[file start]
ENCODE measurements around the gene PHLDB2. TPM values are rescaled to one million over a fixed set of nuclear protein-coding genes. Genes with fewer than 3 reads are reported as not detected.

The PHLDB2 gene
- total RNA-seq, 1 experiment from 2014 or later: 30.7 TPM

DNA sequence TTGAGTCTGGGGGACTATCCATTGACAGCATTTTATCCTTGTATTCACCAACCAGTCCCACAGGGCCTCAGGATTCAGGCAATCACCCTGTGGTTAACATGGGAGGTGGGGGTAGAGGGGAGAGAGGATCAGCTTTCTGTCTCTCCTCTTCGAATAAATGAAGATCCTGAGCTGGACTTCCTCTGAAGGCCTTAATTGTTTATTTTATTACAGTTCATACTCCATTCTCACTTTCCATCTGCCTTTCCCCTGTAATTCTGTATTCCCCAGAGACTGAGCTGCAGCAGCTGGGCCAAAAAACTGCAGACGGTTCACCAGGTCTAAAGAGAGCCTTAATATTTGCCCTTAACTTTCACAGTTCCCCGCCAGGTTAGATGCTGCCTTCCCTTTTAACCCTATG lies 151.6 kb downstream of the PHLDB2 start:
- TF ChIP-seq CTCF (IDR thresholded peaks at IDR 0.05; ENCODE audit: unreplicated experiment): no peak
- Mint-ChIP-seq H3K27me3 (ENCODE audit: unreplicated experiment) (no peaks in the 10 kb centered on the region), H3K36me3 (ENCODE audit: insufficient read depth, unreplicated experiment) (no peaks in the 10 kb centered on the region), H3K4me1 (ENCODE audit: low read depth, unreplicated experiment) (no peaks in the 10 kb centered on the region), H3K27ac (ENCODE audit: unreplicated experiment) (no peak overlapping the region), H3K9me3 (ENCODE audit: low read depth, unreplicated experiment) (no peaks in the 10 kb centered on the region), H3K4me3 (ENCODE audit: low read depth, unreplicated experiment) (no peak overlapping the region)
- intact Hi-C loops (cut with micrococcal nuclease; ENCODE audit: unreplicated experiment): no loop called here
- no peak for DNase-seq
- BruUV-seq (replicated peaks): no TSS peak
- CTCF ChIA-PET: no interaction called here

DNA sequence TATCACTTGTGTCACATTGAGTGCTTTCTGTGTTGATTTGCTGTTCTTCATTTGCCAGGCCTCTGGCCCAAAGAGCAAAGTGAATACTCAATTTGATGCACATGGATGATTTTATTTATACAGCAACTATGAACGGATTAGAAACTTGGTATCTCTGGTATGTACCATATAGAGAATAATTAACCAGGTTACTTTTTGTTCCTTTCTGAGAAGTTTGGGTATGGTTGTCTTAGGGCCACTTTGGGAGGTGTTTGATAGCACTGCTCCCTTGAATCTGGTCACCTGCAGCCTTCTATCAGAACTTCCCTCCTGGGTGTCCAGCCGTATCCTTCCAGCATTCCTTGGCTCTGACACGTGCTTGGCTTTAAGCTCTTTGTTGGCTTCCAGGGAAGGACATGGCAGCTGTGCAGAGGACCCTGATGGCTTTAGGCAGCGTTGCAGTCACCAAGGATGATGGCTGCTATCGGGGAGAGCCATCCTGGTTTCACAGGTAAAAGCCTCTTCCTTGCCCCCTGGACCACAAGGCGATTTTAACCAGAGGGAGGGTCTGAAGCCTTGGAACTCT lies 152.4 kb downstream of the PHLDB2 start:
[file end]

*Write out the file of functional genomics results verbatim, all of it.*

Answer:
ENCODE measurements around the gene PHLDB2. TPM values are rescaled to one million over a fixed set of nuclear protein-coding genes. Genes with fewer than 3 reads are reported as not detected.

The PHLDB2 gene
- total RNA-seq, 1 experiment from 2014 or later: 30.7 TPM

DNA sequence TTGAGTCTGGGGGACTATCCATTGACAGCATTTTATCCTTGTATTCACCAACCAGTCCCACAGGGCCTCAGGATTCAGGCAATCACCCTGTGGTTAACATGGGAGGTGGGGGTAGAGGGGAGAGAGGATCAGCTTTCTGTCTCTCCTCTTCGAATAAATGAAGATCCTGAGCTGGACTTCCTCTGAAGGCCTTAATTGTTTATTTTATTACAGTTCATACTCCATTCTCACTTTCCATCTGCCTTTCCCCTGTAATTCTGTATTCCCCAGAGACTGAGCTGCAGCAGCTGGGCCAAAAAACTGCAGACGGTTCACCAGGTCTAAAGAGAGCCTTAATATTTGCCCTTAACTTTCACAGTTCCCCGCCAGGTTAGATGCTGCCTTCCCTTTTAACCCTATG lies 151.6 kb downstream of the PHLDB2 start:
- TF ChIP-seq CTCF (IDR thresholded peaks at IDR 0.05; ENCODE audit: unreplicated experiment): no peak
- Mint-ChIP-seq H3K27me3 (ENCODE audit: unreplicated experiment) (no peaks in the 10 kb centered on the region), H3K36me3 (ENCODE audit: insufficient read depth, unreplicated experiment) (no peaks in the 10 kb centered on the region), H3K4me1 (ENCODE audit: low read depth, unreplicated experiment) (no peaks in the 10 kb centered on the region), H3K27ac (ENCODE audit: unreplicated experiment) (no peak overlapping the region), H3K9me3 (ENCODE audit: low read depth, unreplicated experiment) (no peaks in the 10 kb centered on the region), H3K4me3 (ENCODE audit: low read depth, unreplicated experiment) (no peak overlapping the region)
- intact Hi-C loops (cut with micrococcal nuclease; ENCODE audit: unreplicated experiment): no loop called here
- no peak for DNase-seq
- BruUV-seq (replicated peaks): no TSS peak
- CTCF ChIA-PET: no interaction called here

DNA sequence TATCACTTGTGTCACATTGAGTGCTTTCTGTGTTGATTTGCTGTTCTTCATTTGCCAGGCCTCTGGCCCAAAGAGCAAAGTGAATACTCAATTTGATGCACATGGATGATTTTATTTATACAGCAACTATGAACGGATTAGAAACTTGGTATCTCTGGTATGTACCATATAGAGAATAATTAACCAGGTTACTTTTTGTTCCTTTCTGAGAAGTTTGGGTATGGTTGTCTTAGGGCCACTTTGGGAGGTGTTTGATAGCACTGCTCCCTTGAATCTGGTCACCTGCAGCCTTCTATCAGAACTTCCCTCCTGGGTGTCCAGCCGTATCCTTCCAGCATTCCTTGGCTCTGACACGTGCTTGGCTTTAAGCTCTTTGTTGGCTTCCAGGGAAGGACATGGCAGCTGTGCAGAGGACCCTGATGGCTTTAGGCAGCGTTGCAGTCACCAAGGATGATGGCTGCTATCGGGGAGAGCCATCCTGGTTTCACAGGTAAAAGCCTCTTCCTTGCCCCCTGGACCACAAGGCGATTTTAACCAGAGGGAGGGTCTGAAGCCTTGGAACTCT lies 152.4 kb downstream of the PHLDB2 start: